Polarization of electromagnetic waves
Figure 1: missile-guidance radar S 75 „Fan Song E”
Source of the picture: www.pvo.guns.ru
The radiation field of an antenna is composed of electric and magnetic lines of force. These lines of force are always at right angles to each other. The electric field determines the direction of polarization of the wave. When a single-wire antenna is used to extract energy from a passing radio wave, maximum pickup will result when the antenna is oriented in the same direction as the electric field.
Figure 2: vertically linear polarisised electric field (blue) and horizontally linear polarisised electric field (red)
Vertically and horizontally mounted receiving antennas are designed to receive vertically and horizontally polarized waves, respectively. Therefore, changes in polarization cause changes in the received signal level due to the inability of the antenna to receive polarization changes.
Two planes of polarization are used mainly:
- In a vertically polarized wave, the electric lines of force lie in a vertical direction.
- In a horizontally polarized wave, the electric lines of force lie in a horizontal direction.
e.g.: Surveillance- (Search-) antennae of the missile-guidance radar of the SA-2 missile system.
The maximum pickup will result when the Rx-antenna is oriented in the same direction as the Tx-antenna.
Figure 4: Suchantennen vom FLA-Rak-Komplex S 125 „Newa”
Source of the picture: www.pvo.guns.ru
The linear polarizationcan can obviously take all planes but besides the horizontal plane and vertical plane only the positions:
- sloping + 45° and
- sloping - 45° have been assigned specific names.
e.g.: Surveillance- (Search-) antennae of the missile-guidance radar of the SA–3M missile system.
When a single-wire antenna is used to extract energy from a passing radio wave, maximum pickup will result when the antenna is oriented in the same direction as the electric field. Thus a vertical antenna is used for the efficient reception of vertically polarized waves, and a horizontal antenna is used for the reception of horizontally polarized waves.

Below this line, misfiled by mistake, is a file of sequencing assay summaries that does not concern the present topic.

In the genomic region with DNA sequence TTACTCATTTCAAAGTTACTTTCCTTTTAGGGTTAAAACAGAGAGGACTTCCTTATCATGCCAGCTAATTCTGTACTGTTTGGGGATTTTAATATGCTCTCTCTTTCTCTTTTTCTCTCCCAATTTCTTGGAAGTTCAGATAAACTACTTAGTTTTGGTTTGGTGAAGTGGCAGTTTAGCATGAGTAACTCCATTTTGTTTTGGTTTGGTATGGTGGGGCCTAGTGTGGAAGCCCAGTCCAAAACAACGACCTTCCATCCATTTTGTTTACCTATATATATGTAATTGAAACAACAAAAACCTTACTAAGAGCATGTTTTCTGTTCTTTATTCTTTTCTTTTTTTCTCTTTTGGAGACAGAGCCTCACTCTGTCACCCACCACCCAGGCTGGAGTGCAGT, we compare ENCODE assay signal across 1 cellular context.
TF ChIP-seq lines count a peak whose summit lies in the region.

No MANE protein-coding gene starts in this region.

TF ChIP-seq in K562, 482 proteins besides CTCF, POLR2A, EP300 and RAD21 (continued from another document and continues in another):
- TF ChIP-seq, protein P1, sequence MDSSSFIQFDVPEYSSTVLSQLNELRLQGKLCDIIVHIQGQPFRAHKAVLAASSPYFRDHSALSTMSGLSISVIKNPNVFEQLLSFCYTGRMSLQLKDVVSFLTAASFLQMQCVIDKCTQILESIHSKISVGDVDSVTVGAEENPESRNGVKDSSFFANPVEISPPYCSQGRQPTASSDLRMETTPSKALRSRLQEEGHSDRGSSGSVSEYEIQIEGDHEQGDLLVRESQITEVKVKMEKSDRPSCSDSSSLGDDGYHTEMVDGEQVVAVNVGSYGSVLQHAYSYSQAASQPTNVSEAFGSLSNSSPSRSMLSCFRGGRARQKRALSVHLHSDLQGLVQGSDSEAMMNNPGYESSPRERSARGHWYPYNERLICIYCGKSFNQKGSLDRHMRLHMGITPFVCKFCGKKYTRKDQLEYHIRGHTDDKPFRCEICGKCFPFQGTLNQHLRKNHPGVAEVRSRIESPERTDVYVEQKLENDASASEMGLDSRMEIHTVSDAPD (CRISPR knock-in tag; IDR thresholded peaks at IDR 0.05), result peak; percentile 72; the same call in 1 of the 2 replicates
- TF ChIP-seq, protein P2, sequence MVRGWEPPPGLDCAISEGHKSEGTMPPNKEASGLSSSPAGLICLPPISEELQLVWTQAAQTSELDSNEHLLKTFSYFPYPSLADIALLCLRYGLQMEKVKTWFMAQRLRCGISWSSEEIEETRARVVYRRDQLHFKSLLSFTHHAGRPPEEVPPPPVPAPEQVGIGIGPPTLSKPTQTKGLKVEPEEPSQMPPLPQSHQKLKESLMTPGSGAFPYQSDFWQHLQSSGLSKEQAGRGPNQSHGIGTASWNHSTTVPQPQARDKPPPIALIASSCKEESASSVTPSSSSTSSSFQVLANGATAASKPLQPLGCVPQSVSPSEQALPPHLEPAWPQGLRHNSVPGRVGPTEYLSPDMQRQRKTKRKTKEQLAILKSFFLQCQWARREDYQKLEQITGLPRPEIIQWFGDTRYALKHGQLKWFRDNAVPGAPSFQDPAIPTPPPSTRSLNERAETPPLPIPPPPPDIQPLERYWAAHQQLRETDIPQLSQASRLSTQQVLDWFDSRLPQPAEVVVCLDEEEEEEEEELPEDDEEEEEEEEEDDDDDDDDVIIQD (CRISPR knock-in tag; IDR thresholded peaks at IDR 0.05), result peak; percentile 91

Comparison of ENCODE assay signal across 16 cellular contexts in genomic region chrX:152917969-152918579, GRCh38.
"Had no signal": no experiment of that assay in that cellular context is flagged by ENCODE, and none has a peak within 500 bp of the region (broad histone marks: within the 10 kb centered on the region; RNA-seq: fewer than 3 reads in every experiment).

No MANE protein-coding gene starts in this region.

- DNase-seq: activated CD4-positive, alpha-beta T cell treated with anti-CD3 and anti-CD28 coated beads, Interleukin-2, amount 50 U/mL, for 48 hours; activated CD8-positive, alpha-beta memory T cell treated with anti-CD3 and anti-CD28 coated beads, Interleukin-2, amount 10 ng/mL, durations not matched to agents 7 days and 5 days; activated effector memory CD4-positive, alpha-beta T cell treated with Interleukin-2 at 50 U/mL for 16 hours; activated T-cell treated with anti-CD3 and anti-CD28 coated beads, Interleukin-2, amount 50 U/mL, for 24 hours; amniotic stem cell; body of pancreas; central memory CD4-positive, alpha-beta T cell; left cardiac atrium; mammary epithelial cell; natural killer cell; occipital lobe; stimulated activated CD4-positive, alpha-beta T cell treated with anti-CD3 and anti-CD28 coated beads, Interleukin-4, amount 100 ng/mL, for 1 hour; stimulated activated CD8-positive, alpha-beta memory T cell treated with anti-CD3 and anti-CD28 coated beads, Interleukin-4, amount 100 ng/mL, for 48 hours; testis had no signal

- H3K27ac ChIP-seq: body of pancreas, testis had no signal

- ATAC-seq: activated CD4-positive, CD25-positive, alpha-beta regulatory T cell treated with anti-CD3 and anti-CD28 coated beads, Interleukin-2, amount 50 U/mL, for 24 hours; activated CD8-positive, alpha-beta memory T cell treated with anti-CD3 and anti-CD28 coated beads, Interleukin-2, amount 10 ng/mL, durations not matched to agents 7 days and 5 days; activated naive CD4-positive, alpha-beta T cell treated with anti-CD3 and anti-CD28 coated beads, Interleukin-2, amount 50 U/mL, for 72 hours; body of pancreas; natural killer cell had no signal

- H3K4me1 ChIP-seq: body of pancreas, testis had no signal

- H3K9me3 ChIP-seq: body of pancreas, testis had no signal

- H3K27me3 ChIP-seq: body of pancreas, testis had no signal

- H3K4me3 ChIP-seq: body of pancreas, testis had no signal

Figure 5: Evolution of circular polarization.
Figure 5: Evolution of circular polarization. There is an explanatory Animation (50 kByte) here.
For presentations in the classroom, I recommend the solution of demonstrations.wolfram.com
Circular polarization has the electric lines of force rotating through 360 degrees with every cycle of rf energy. Circular polarization arises by two 90° phase shift income signals and also by plane polarized antennae moving 90° simultaneously. The electric field was chosen as the reference field since the intensity of the wave is usually measured in terms of the electric field intensity (volts, millivolts, or microvolts per meter). In some cases the orientation of the electric field does not remain constant. Instead, the field rotates as the wave travels through space. Under these conditions both horizontal and vertical components of the field exist and the wave is said to have an elliptical polarization.
Circular polarization can be right-handed or left-handed. A circularly polarized wave is reflected by a spherical raindrop in the opposite sense of the transmission. On reception, the antenna rejects waves of the opposite sense of circular polarization thereby minimizing the detection of rain. The reflection from the target will have significant components in the original polarization sense because unlike rain, aircraft are not spherical. The strength of the target signal is therefore enhanced relative to rain.
For maximum absorption of energy from the electromagnetic fields, the receiving antenna must be located in the same plane of polarization. If a wrongly polarized antenna is used, then considerable losses arise, in practice between 20 and 30 dB.
At the appearance of strong weather-clutter the controllers prefer to switch on the circular polarization. In this case the hiding effect of the targets by the weather-clutter will be decreased.
The polarisation state of an electromagnetic wave can change when the electromagnetic wave scatters from a target. Under optical conditions depolarisation is a measure of the change in the degree of polarisation of a partially polarised wave upon scattering. For example, a target may scatter a wave with a greater degree of polarisation than the incident wave, in which case the depolarisation is negative.
Depolarisation is also used to indicate spatial or temporal variation of the degree of polarisation for a completely polarised wave, this means the orientation of the plane of polarisation can be changed. This meaning of the term is used under conditions of coherent microwaves. Multi-polarization weather radars are able to transmit either H or V polarization and receive both the co- and cross-polarized returns:
- HH - for horizontal transmit and horizontal receive,
- VV - for vertical transmit and vertical receive,
- HV - for horizontal transmit and vertical receive, and
- VH - for vertical transmit and horizontal receive.